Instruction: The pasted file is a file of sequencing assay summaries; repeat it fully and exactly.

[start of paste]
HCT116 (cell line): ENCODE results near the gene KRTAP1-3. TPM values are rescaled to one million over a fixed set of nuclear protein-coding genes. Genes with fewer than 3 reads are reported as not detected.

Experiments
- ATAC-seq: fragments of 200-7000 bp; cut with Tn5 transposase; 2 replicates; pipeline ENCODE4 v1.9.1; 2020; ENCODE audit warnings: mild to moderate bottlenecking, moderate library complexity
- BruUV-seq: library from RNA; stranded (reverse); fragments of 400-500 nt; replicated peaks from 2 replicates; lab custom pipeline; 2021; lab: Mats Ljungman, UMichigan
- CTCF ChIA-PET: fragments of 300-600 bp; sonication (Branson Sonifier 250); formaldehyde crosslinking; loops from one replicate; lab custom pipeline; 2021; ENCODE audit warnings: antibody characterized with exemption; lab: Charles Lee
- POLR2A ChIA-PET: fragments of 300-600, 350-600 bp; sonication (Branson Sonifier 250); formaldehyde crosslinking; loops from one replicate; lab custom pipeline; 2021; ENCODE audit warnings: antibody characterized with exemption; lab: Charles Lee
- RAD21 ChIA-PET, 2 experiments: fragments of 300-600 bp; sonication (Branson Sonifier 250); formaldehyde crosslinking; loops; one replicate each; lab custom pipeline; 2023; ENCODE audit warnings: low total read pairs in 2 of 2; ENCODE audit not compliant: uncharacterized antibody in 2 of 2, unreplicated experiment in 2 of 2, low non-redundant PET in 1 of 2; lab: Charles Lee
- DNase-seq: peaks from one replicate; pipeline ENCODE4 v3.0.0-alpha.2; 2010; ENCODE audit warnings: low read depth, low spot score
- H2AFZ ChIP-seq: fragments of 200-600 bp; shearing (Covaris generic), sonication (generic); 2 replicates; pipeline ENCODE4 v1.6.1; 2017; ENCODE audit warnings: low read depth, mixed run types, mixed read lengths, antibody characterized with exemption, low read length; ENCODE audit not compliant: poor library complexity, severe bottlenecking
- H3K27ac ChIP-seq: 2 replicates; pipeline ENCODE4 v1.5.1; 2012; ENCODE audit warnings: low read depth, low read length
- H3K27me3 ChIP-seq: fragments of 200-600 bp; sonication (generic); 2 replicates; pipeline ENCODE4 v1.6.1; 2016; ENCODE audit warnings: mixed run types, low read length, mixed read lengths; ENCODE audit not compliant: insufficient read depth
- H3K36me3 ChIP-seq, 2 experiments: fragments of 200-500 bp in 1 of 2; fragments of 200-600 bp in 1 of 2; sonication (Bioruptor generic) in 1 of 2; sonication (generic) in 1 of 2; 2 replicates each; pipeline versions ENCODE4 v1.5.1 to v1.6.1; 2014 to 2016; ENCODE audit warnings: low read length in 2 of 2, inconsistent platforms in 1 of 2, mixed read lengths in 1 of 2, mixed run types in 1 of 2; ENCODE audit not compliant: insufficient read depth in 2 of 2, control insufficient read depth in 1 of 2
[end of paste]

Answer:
HCT116 (cell line): ENCODE results near the gene KRTAP1-3. TPM values are rescaled to one million over a fixed set of nuclear protein-coding genes. Genes with fewer than 3 reads are reported as not detected.

Experiments
- ATAC-seq: fragments of 200-7000 bp; cut with Tn5 transposase; 2 replicates; pipeline ENCODE4 v1.9.1; 2020; ENCODE audit warnings: mild to moderate bottlenecking, moderate library complexity
- BruUV-seq: library from RNA; stranded (reverse); fragments of 400-500 nt; replicated peaks from 2 replicates; lab custom pipeline; 2021; lab: Mats Ljungman, UMichigan
- CTCF ChIA-PET: fragments of 300-600 bp; sonication (Branson Sonifier 250); formaldehyde crosslinking; loops from one replicate; lab custom pipeline; 2021; ENCODE audit warnings: antibody characterized with exemption; lab: Charles Lee
- POLR2A ChIA-PET: fragments of 300-600, 350-600 bp; sonication (Branson Sonifier 250); formaldehyde crosslinking; loops from one replicate; lab custom pipeline; 2021; ENCODE audit warnings: antibody characterized with exemption; lab: Charles Lee
- RAD21 ChIA-PET, 2 experiments: fragments of 300-600 bp; sonication (Branson Sonifier 250); formaldehyde crosslinking; loops; one replicate each; lab custom pipeline; 2023; ENCODE audit warnings: low total read pairs in 2 of 2; ENCODE audit not compliant: uncharacterized antibody in 2 of 2, unreplicated experiment in 2 of 2, low non-redundant PET in 1 of 2; lab: Charles Lee
- DNase-seq: peaks from one replicate; pipeline ENCODE4 v3.0.0-alpha.2; 2010; ENCODE audit warnings: low read depth, low spot score
- H2AFZ ChIP-seq: fragments of 200-600 bp; shearing (Covaris generic), sonication (generic); 2 replicates; pipeline ENCODE4 v1.6.1; 2017; ENCODE audit warnings: low read depth, mixed run types, mixed read lengths, antibody characterized with exemption, low read length; ENCODE audit not compliant: poor library complexity, severe bottlenecking
- H3K27ac ChIP-seq: 2 replicates; pipeline ENCODE4 v1.5.1; 2012; ENCODE audit warnings: low read depth, low read length
- H3K27me3 ChIP-seq: fragments of 200-600 bp; sonication (generic); 2 replicates; pipeline ENCODE4 v1.6.1; 2016; ENCODE audit warnings: mixed run types, low read length, mixed read lengths; ENCODE audit not compliant: insufficient read depth
- H3K36me3 ChIP-seq, 2 experiments: fragments of 200-500 bp in 1 of 2; fragments of 200-600 bp in 1 of 2; sonication (Bioruptor generic) in 1 of 2; sonication (generic) in 1 of 2; 2 replicates each; pipeline versions ENCODE4 v1.5.1 to v1.6.1; 2014 to 2016; ENCODE audit warnings: low read length in 2 of 2, inconsistent platforms in 1 of 2, mixed read lengths in 1 of 2, mixed run types in 1 of 2; ENCODE audit not compliant: insufficient read depth in 2 of 2, control insufficient read depth in 1 of 2